On August 13, 2019, Bryce Canyon National Park received certification as an International Dark Sky Park (IDSP) from the International Dark Sky Association and National Park Service. After over a decade of hard work, this certification comes at an opportune time as the park is celebrating 50 years of night sky outreach and support through their astronomy education programs.
About the Certification
The award-winning International Dark Sky Places Program was founded in 2001 to encourage communities, parks and other areas around the world to preserve and protect the night skies. Protection of the night skies includes responsible lights and public education. Often, visitors that come to marvel at the starry sky have been surrounded by urban city environments and light pollution that prevents them from viewing such a natural beauty.
This certification recognizes Bryce Canyon as a Gold Tier Dark Sky Park that indicates the exceptional quality of the park’s night skies. With this award, the park becomes one of over 120 certified IDSPs in the world. As one of the first parks to offer night sky programs, this achievement only continues a long tradition of dark sky advocacy, education and conservation.
Bryce Canyon’s astronomy programs are a great way to participate in the observation of a beautiful scenic view of the park at night with the hoodoos as a silhouette to the Milky Way backdrop.
Multiple staff, rangers and volunteers are qualified to give detailed astronomy presentations that occur on Wednesday and Friday evenings from May to September. These astronomy programs are usually a short presentation followed often by stargazing with telescopes. No reservations are required, but it is advised to arrive 15-30 minutes early. Ranger-guided full moon hikes are an exciting way to experience the park and its stunning sky. Full moon hiking spots are limited and last 1-2 miles or 2-3 hours. Other astronomy events include occasional special guest astronomers or the annual Bryce Canyon Astronomy Festival.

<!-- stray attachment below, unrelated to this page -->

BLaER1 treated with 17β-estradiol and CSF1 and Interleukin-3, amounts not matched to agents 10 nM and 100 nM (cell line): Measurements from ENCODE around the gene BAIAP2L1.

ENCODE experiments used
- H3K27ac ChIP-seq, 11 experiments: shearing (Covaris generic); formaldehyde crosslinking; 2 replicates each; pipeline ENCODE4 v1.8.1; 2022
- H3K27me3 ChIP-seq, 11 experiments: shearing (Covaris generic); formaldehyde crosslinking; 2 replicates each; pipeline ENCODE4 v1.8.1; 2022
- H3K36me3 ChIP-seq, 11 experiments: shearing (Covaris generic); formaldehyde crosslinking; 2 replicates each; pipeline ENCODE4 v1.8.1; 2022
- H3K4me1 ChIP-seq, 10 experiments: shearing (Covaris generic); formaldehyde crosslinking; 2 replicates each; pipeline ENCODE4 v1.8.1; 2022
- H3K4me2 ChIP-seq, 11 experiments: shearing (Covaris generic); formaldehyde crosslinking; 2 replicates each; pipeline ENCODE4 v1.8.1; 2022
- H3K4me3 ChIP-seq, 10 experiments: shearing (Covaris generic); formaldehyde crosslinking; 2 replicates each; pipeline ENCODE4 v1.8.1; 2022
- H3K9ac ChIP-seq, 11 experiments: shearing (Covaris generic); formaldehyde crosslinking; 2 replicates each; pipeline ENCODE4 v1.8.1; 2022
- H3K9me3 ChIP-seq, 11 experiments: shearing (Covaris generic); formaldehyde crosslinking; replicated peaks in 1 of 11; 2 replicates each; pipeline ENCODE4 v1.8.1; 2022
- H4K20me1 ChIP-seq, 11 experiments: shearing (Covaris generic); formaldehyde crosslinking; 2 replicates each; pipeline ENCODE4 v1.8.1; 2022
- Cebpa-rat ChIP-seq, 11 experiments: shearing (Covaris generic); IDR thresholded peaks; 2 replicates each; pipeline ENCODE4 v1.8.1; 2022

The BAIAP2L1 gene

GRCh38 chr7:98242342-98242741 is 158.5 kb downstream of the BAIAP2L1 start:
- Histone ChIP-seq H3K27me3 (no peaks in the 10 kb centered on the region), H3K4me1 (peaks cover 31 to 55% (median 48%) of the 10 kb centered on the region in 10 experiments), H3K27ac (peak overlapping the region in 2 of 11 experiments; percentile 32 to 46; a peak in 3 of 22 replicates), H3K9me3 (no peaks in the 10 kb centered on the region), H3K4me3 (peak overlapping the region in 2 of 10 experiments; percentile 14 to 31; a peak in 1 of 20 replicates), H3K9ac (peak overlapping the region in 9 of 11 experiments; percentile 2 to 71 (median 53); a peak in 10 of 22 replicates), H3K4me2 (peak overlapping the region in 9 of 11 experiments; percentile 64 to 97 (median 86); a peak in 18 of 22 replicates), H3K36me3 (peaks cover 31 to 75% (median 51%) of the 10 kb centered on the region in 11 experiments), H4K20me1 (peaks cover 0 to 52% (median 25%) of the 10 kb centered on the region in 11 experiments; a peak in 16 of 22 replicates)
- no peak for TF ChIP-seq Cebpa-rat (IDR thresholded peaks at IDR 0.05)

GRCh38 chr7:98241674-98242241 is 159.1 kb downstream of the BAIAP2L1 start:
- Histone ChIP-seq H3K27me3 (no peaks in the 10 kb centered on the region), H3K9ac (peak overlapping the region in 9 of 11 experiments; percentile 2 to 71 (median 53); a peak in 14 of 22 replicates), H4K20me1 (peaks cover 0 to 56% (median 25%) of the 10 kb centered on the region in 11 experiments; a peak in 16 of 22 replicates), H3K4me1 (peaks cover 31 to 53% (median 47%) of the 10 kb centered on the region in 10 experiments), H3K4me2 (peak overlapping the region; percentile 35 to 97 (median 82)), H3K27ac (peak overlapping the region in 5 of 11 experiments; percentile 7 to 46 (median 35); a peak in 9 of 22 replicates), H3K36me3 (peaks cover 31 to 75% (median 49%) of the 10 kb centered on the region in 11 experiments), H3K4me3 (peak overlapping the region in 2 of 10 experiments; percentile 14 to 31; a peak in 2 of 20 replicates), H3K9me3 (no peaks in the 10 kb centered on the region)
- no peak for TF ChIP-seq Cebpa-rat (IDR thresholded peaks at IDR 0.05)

The Bryce Canyon Astronomy Festival celebrates the new moon in late June or early July each year. During the festival, rangers conduct more nightly presentations and night hikes. Experts also lead telescope-viewing sessions throughout the festival. Plan ahead for the next festival as they celebrate their 20th annual event year from June 17-20, 2020.
As you plan your next vacation, consider Bryce Canyon National Park and the opportunity to view up to 7,500 stars on a moonless night with the Milky Way stretching from horizon to horizon.
For more information about astronomy in Bryce Canyon Country, visit our astronomy page.
The post Bryce Canyon National Park – Now an International Dark Sky Park appeared first on Bryce Canyon Country.